Thursday, February 9, 2012


1. Three of the recently discovered seal drawings in Nerja Cave.
A story appeared in today’s news proclaiming that the first examples of Neandertal cave art have been discovered in the Nerja Caves along the south coast of Spain.  These caves started forming 5 million years ago. Human occupation of the cave begins about 25,000 years ago and the oldest cave art in the cave is about  21,000 years old. 

The newly discovered paintings consist of a series of six figures drawn in red pigment on a stalactite.  These relatively crude images are interpreted as being of seals, which would have been a food source available at that time along that Nerja coast.  Unspecified organic residue found next to the paintings has been tested and yields a date of 42,3000 to 45,300.  If this date is correct, it predates the oldest cave art at Chauvet Cave by over 10,000 years. 

This date is older than the otherwise oldest human remains or artifacts in the Nerja cave and is within the time frame of the existence of Neandertals. Thus, the claim is being made that this is Neandertal artwork, the first such found anywhere in the world.  It would suggest Neandertals had  more complex intellectual abilities than previously thought.  So this might be a very important discovery.  Might be.  

2. A powerfully built Neandertal skeleton.

 Who Were The Neandertals?

Neandertals are fossil humans that ranged across Europe and the Middle East, eastward possibly as far as the Ural Mountains. Geologically, they lasted about 100,000 years (135,000 – 30,000 years ago).  Their skeletons were more robust than those of modern humans.  Neandertals reached an adult height of between 60 and 66 inches. They were not the caveman brutes of popular imagery. Neandertals are known to have made stone tools and weapons, build structures, control fire, and skin animals.  They lived in complex social groups.  The morphology of the hyoid bone in Neandertals, the bone that anchors tongue muscles to the larynx, is nearly identical to that in modern humans, suggesting that they may have been able to produce a wide range of sounds.  Although Neandertals built dwellings out of mammoth skulls, tusks, and bones, they also frequently lived in caves.

Neandertals are often classified as their own species, Homo neanderthalensis.  However, recent sequencing of the neandertal mitochondrial genome indicates that between  1-4% of modern human genes are inherited from neandertals, suggesting that there was limited interbreeding between H. neanderthalensis and H. sapiens.

The Nerja Cave And The Artwork In Question

Although the Nerja caves were occupied by primitive humans, their modern rediscovery occurred in 1959.  The caves have since been extensively developed for tourism.  One area, the Hall of the Ballet ,has 100 seats permanently installed in the cave floor and is the site for concerts and dance performances.  Much of the cave art is in other areas of the cave that requires specialized caving techniques to get to, although “spelunking tourism” goes to those areas.  The news stories do not say where in the cave the new artwork was found.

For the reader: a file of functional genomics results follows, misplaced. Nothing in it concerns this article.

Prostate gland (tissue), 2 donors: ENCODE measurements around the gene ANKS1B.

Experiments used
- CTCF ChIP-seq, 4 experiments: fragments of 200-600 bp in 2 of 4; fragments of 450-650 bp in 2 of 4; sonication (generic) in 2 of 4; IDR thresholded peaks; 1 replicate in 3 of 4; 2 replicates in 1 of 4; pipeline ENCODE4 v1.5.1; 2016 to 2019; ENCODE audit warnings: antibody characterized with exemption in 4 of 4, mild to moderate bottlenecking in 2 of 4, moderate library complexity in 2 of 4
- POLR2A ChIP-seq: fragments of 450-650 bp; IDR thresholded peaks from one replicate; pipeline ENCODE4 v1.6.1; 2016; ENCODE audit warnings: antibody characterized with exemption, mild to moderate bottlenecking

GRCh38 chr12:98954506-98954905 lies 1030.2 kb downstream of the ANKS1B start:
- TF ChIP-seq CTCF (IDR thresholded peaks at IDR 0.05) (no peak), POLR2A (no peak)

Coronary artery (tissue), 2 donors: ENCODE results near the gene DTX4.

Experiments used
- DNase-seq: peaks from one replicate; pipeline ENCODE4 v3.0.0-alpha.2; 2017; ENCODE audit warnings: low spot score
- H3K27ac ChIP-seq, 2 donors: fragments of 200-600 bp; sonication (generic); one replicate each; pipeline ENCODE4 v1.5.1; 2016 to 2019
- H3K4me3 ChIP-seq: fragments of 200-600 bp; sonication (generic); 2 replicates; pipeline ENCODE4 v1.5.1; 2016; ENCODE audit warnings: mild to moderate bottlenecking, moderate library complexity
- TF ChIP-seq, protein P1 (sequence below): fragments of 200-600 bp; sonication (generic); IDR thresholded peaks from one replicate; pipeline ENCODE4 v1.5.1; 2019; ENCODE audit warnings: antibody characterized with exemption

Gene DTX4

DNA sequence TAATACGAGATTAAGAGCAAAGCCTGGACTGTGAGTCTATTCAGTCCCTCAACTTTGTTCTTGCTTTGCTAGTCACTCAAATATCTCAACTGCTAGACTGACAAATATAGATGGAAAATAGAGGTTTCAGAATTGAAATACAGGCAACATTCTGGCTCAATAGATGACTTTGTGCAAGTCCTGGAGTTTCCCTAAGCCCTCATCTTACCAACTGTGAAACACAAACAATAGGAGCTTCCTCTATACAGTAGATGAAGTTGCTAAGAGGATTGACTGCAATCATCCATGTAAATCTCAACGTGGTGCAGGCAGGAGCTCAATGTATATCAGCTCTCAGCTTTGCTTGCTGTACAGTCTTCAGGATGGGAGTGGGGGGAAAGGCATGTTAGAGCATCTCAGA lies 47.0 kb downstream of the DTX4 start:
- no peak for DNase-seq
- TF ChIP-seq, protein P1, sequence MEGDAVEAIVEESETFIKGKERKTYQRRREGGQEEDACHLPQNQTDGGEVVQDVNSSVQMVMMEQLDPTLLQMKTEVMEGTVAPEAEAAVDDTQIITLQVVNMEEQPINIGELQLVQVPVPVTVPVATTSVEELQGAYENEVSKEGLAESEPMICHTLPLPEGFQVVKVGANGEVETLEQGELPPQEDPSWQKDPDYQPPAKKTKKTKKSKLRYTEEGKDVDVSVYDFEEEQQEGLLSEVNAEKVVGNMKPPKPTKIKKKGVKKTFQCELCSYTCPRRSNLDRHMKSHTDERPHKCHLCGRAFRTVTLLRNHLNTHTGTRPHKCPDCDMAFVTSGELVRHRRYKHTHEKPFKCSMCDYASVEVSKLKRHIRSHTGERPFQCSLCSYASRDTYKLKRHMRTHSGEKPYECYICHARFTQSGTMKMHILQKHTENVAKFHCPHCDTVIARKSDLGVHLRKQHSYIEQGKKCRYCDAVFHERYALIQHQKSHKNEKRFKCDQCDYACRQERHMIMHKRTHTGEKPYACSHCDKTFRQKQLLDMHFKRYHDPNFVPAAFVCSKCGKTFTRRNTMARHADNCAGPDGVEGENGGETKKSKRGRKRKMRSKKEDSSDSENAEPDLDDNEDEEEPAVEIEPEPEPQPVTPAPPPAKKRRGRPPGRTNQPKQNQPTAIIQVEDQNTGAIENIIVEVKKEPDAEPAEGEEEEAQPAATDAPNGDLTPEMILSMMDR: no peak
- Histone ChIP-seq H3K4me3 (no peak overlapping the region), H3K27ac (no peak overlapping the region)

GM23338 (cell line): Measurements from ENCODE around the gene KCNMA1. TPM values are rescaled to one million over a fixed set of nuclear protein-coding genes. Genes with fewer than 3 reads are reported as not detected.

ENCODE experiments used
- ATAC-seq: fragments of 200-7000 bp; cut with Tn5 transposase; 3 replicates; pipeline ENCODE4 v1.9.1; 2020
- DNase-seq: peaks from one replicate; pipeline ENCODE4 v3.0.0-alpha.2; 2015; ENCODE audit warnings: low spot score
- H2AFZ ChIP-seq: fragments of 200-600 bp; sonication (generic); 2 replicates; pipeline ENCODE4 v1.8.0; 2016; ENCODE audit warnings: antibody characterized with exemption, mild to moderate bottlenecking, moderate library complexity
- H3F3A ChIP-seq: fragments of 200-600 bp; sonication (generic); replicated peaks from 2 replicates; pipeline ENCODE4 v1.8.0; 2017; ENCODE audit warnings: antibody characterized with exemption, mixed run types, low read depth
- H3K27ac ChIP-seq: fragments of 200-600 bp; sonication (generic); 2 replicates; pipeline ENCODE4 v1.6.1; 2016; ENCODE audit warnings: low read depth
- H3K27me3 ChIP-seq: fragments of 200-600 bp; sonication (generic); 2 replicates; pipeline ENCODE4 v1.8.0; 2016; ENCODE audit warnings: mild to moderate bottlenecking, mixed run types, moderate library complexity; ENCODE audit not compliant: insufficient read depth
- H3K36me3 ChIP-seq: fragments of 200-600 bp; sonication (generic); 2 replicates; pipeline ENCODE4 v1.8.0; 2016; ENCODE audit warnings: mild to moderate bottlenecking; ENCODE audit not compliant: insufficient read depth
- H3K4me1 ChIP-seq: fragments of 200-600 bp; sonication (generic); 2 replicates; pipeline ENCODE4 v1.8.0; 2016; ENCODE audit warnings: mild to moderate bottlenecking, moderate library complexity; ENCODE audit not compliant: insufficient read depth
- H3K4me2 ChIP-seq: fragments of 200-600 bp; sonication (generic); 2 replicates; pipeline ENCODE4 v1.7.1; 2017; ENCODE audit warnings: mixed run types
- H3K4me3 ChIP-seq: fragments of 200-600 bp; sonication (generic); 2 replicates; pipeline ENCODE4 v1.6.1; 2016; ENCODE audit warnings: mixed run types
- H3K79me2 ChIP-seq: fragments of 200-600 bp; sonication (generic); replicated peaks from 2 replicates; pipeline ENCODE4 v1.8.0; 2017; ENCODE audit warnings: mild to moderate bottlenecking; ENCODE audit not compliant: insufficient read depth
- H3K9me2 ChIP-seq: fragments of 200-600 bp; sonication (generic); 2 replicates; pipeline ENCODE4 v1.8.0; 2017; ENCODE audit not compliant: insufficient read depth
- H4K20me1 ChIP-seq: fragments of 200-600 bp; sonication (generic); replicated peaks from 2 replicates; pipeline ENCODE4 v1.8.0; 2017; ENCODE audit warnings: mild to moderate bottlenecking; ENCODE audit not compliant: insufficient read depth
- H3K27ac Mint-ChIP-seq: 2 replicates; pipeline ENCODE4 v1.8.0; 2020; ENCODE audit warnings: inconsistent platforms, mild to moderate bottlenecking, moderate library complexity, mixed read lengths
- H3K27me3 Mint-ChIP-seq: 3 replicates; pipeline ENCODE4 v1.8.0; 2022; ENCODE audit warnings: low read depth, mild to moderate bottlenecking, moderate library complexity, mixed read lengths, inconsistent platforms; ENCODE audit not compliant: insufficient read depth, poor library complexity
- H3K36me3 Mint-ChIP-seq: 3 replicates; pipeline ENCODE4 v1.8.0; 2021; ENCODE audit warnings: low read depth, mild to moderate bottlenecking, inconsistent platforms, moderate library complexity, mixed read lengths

3. No caving skills required! Stairs, lights, and concrete walkways make  a visit to Nerja Cave easy and convenient.
Although the image of artwork is striking, there are some troubling questions about the discovery.  First, the date is for unspecified “organic material” found near the artwork, not of the artwork itself.  The organics may well be 43,000 years old but they may have no relationship to the artwork.  Second, the artwork is done in red pigment, which is the iron oxide hematite, a naturally occuring mineral frequently used in cave art (as we have seen for Lascaux).  Hematite is not an “organic substance” which further suggests that the organics dated have nothing to do the artwork.  Although the story says that dating of the artwork is a future goal, there is nothing in hematite that can be dated. 

Most telling however is the appearance of the artwork on the surface of the stalactite.  It is a strong red color and appears to be on the surface.  However, stalactites grow as water drips in the cave, runs down the stalactite, and deposits calcium carbonate minerals as the water evaporates.  The crispness of the seal drawings suggests that there has been no stalagtite growth for the last 40,000 years.  While this is remotely possible, it is not likely.  Moisture can be seen on other stalagtites in the photo, so growth is still going on in that very part of the cage. One would expect artwork as old as claimed to be less distinct because of overgrowth by calcite. Finally, the story appears to be based on a press release and there is no indication that the find has been through rigorous peer review and publication in a scientific journal, where some of these questions would be raised and answered.

The discovery of incontrovertible Neandertal cave art would be both fascinating and important. Are the seals of Nerja Cave neandertal paintings?  It seems the evidence presented to date is equivocal and the jury is still out.   Hopefully future work will provide a definitive answer. 



1. Tim Worden.  The oldest work of art ever: 42,000-year-old paintings of seals found in Spanish caves. The Mail OnLine.

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